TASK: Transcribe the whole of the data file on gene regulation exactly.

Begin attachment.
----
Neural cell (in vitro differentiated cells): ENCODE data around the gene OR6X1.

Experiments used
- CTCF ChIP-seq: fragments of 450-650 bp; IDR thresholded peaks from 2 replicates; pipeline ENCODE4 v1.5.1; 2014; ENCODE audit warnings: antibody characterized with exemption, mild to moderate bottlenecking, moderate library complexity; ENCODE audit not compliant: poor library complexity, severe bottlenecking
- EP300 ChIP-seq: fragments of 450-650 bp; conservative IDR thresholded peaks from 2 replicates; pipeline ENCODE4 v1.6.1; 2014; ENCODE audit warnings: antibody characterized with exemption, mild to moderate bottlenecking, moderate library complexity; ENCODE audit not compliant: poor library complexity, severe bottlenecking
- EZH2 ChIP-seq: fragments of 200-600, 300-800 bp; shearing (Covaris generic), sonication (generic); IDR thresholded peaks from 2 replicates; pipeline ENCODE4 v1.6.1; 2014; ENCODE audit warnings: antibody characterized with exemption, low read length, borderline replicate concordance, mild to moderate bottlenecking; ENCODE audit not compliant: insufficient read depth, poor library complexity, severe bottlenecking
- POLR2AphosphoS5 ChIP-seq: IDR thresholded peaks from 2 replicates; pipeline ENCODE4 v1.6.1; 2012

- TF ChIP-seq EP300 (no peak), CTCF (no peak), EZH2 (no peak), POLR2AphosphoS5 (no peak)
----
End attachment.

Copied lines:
Neural cell (in vitro differentiated cells): ENCODE data around the gene OR6X1.

Experiments used
- CTCF ChIP-seq: fragments of 450-650 bp; IDR thresholded peaks from 2 replicates; pipeline ENCODE4 v1.5.1; 2014; ENCODE audit warnings: antibody characterized with exemption, mild to moderate bottlenecking, moderate library complexity; ENCODE audit not compliant: poor library complexity, severe bottlenecking
- EP300 ChIP-seq: fragments of 450-650 bp; conservative IDR thresholded peaks from 2 replicates; pipeline ENCODE4 v1.6.1; 2014; ENCODE audit warnings: antibody characterized with exemption, mild to moderate bottlenecking, moderate library complexity; ENCODE audit not compliant: poor library complexity, severe bottlenecking
- EZH2 ChIP-seq: fragments of 200-600, 300-800 bp; shearing (Covaris generic), sonication (generic); IDR thresholded peaks from 2 replicates; pipeline ENCODE4 v1.6.1; 2014; ENCODE audit warnings: antibody characterized with exemption, low read length, borderline replicate concordance, mild to moderate bottlenecking; ENCODE audit not compliant: insufficient read depth, poor library complexity, severe bottlenecking
- POLR2AphosphoS5 ChIP-seq: IDR thresholded peaks from 2 replicates; pipeline ENCODE4 v1.6.1; 2012

- TF ChIP-seq EP300 (no peak), CTCF (no peak), EZH2 (no peak), POLR2AphosphoS5 (no peak)